Bogdan Raczynski is signed to Aphex Twin's Rephlex label and, like most of the its roster, he revels in unease. Musical chaos and album-art stunts are the norm: 2001's Thinking of You has a cover of Raczynski in a dress and his 96 Drum 'n Bass Classixxx does its best to look like a cheap rave compilation from the '90s. At the same time, there's a sincere aspect to his music that other members of the Rephlex cult lack. Complacency develops on record after record of stuttering drill 'n' bass and ironic pranksterism, and it appears to occasionally bore the Polish-born, American-raised musician.

Like Hecker, Raczynski ingests his labelmates' signatures and spits them out into something more rarified, less rigid, and humane. 2002's My Love I Love, featuring a shirtless, fetal-looking Raczynski on the cover, is an album of warm, electronic love songs accompanied by organ and trumpet. The cover's so honest it's kinda funny, and all 17 tracks are named "My Love I Love"--a joke he brings back on his new alright! (Rephlex)--but still, it lacks the snark of typical IDM with scary cover art and clever titles. It's worth noting that 2002 also saw the release of Hecker's My Love Is Rotten to the Core, a sincere meditation on Van Halen's morph into Van Hagar using only manipulated VH samples to dramatic and comedic effects.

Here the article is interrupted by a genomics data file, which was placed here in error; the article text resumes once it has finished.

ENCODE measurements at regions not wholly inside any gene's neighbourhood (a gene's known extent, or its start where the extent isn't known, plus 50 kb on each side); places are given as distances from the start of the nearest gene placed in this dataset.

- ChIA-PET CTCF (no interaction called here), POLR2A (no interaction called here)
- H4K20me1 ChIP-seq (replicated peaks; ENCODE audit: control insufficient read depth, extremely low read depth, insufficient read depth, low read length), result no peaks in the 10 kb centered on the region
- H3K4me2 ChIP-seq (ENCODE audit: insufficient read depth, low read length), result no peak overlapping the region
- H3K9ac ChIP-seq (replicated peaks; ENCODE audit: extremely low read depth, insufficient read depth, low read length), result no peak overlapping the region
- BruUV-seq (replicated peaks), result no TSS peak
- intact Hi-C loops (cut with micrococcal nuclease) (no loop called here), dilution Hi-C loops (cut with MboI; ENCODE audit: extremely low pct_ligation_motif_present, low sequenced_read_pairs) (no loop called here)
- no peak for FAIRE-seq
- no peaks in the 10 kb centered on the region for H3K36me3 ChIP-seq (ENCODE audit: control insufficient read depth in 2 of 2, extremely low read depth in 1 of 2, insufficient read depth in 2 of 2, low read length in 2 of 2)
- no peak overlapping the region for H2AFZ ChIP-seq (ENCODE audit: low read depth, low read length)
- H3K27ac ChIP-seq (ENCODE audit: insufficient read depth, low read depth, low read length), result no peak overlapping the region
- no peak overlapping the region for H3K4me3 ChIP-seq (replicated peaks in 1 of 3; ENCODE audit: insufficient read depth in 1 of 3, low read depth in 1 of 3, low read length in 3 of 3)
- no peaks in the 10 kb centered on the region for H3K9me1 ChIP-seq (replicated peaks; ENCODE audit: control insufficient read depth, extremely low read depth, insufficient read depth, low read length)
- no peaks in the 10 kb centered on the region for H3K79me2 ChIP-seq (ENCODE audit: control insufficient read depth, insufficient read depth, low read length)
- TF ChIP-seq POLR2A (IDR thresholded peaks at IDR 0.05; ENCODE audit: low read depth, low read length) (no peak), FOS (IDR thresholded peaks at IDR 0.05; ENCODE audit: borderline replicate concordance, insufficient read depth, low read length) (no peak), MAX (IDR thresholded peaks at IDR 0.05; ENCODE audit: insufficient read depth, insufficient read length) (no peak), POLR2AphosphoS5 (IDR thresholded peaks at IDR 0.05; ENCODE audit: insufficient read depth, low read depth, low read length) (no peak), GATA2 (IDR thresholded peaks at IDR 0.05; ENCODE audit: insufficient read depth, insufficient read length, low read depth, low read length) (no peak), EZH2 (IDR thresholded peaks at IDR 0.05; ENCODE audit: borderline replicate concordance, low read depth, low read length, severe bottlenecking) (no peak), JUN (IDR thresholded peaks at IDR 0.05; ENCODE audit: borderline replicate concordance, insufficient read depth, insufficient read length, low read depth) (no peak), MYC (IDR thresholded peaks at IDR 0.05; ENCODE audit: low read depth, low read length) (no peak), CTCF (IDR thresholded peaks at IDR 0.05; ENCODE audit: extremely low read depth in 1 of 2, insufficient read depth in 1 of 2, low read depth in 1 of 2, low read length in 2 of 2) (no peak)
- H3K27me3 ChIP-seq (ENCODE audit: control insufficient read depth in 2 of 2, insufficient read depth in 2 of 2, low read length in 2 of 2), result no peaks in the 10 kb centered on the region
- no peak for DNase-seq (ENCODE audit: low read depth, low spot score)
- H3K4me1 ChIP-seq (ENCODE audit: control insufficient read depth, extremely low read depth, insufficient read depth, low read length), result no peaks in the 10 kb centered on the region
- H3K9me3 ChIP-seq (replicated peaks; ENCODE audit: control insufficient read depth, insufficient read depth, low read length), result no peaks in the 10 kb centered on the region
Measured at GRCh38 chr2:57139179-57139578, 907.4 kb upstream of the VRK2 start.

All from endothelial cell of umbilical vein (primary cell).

If an uncomfortably honest disc of love songs weren't already a sign of Raczynski's boredom with Rephlex convention, his ensuing gap in music-making--save for a hard-to-find collaboration with Björk--made it palpable. It also builds unbelievable tension for alright!, not just a new album but a return after a five-year hiatus.

On first listen, alright! feels like a bit of a joke--seven synth noodle-filled extended rave-ups, all with the same damned title of "alright!" But like most of Raczynski's work, it rewards those who avoid knee-jerk responses. What unravels is the album's bizarre tension; the drums stutter, click, and clack--all at rave-ready tempos--but it's accompanied by 8-bit keyboard stabs that are held for a little too long, leaving the drums and melody constantly in conflict. The songs have an anthemic quality not found on most Rephlex titles, and there's a melancholy to it as well; drums are always up, up, up, but the sounds accompanying this Looney Tunes techno share sonic space with the game over music of Nintendo games (the seventh "alright!," in particular).

Alright! demands an open mind as it bounces between "serious" and "fun" music, all in attempt to demolish compartmentalized subgenre indicators. Just as the fifth "alright!" turns into all-out soccer hooligan party music, the drums stumble over one another and the energy is cut off in favor of downbeat bleeps and bloops. Audiophile types will embrace the metallic tones and drill 'n' bass rhythms of the opening "alright!"--not to mention the ironic shouts of "yeehaw" throughout--but might get a little weirded out toward the song's end, as classic rave signifiers such as acid squelches and balls-out bass take charge.

Too sophisticated to be party music but not "smart" enough to satisfy elitist electronic heads, alright! fits nowhere. The same apprehension toward listener reward is found on Atlas, ambient music that isn't for yoga or airports but is never aggressive enough to offend either. It's music for no one and for everyone. And, in this case, that's a very good thing.